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Regulatory Focus™ > News Articles > 2020 > 1 > CDER Warns Three OTC Drugmakers in China, Germany and Mexico

CDER Warns Three OTC Drugmakers in China, Germany and Mexico

Posted 28 January 2020 | By Zachary Brennan 

CDER Warns Three OTC Drugmakers in China, Germany and Mexico

The US Food and Drug Administration’s (FDA) Center for Drug Evaluation and Research (CDER) on Tuesday released three warning letters sent to China-based over-the-counter (OTC) drugmaker Sunstar Guangzhou Ltd., Dresden, Germany-based Dental-Kosmetik GmbH & Co. and Tijuana, Mexico-based Baja Fur S.A. de C.V.

For Sunstar Guangzhou, FDA noted following its five-day inspection last June that the company released certain OTC drugs without conducting identity and strength testing. The firm was placed on import alert on 21 January.

FDA also said the company failed to test incoming components used to manufacture its drugs and raised further questions about the firm’s microbiological testing.

“Uncontrolled copies of manufacturing batch records and in-process control forms were pre-printed and kept in a room with unrestricted access,” the warning letter noted.

Dental-Kosmetik GmbH & Co.

For the German firm, which was placed on import alert on 10 January, FDA found that it failed to adequately validate the processes used to manufacture its drugs.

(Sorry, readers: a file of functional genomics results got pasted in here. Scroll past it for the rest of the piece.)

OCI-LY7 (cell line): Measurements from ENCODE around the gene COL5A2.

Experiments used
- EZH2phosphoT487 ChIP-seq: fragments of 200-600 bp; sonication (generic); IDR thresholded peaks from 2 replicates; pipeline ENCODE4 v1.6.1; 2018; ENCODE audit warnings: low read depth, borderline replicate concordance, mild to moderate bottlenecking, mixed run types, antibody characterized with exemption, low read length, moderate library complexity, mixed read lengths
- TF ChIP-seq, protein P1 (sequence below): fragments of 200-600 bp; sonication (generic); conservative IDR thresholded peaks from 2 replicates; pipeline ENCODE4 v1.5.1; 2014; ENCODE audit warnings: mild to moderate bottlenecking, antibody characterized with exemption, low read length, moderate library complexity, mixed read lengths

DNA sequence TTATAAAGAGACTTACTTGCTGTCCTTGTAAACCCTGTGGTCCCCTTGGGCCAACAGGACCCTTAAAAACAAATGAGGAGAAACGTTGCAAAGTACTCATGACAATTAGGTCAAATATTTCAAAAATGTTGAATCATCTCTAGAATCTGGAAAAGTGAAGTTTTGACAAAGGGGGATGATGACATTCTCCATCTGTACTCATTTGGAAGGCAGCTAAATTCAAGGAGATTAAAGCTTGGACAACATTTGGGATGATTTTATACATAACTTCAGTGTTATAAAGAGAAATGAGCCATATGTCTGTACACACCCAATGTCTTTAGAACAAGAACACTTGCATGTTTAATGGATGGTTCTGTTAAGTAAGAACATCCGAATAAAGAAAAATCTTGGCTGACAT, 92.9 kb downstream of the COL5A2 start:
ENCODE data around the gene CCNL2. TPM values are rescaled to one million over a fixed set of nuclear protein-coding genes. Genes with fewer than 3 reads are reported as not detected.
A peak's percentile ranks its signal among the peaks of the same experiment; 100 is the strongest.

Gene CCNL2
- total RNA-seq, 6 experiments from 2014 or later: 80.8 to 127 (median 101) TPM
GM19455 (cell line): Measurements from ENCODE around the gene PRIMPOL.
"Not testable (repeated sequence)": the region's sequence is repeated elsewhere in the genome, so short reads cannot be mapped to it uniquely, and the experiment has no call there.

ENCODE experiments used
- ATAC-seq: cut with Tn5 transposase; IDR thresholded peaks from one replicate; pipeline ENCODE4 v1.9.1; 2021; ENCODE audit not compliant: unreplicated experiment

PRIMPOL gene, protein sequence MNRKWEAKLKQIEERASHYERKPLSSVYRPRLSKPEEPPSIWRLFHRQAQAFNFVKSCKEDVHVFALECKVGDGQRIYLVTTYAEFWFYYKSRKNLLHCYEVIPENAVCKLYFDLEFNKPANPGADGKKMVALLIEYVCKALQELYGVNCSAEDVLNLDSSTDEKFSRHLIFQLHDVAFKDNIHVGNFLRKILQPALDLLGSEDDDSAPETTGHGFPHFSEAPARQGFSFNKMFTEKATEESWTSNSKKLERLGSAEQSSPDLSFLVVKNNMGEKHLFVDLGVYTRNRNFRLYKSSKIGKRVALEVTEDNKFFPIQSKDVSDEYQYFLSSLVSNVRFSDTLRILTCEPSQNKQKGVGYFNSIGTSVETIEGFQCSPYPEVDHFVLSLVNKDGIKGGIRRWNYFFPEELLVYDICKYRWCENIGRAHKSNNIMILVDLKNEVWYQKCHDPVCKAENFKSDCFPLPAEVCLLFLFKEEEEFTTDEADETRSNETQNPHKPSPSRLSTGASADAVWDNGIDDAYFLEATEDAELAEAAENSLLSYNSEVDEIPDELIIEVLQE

FDA explained, following a five-day inspection last July, how the firm had to significantly deviate from its batch manufacturing to achieve passing results, noting that when products do not meet quality requirements, one of the firm’s procedures allows for repeat testing and adjustments until passing results are achieved.

“Your firm does not have an adequate stability testing program to demonstrate that the chemical and microbiological characteristics of your over-the-counter drug products remain acceptable throughout their labeled expiry period,” the letter noted.

Baja Fur S.A. de C.V.

Following a five-day inspection last July, CDER in December sent the firm a warning letter after finding that it failed to adequately investigate the out-of-specification (OOS) microbiological contamination that caused it to reject batches of an unidentified OTC drug.

“While you documented these OOS results in your annual product review, you failed to conduct an adequate investigation to prevent recurrence or microbial contamination in the drug products you manufacture for the U.S. market,” FDA said.

The agency also noted that the firm’s batch records do not include adequate production details, including the steps in filling operations and the person(s) performing each significant step.

Sunstar Guangzhou Ltd.

Dental-Kosmetik GmbH & Co. KG

Baja Fur S.A. de C.V.


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